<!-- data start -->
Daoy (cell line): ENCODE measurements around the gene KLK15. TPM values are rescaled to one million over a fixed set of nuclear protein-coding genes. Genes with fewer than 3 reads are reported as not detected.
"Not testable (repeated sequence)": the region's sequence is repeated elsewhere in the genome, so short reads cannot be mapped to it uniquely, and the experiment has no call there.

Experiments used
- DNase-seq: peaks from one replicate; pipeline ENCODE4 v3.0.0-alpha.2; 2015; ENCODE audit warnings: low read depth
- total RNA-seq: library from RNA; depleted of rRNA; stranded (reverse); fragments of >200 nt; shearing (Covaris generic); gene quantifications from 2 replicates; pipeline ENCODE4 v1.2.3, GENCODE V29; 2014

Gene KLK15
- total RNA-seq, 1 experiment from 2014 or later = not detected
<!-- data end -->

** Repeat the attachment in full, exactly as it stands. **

Daoy (cell line): ENCODE measurements around the gene KLK15. TPM values are rescaled to one million over a fixed set of nuclear protein-coding genes. Genes with fewer than 3 reads are reported as not detected.
"Not testable (repeated sequence)": the region's sequence is repeated elsewhere in the genome, so short reads cannot be mapped to it uniquely, and the experiment has no call there.

Experiments used
- DNase-seq: peaks from one replicate; pipeline ENCODE4 v3.0.0-alpha.2; 2015; ENCODE audit warnings: low read depth
- total RNA-seq: library from RNA; depleted of rRNA; stranded (reverse); fragments of >200 nt; shearing (Covaris generic); gene quantifications from 2 replicates; pipeline ENCODE4 v1.2.3, GENCODE V29; 2014

Gene KLK15
- total RNA-seq, 1 experiment from 2014 or later = not detected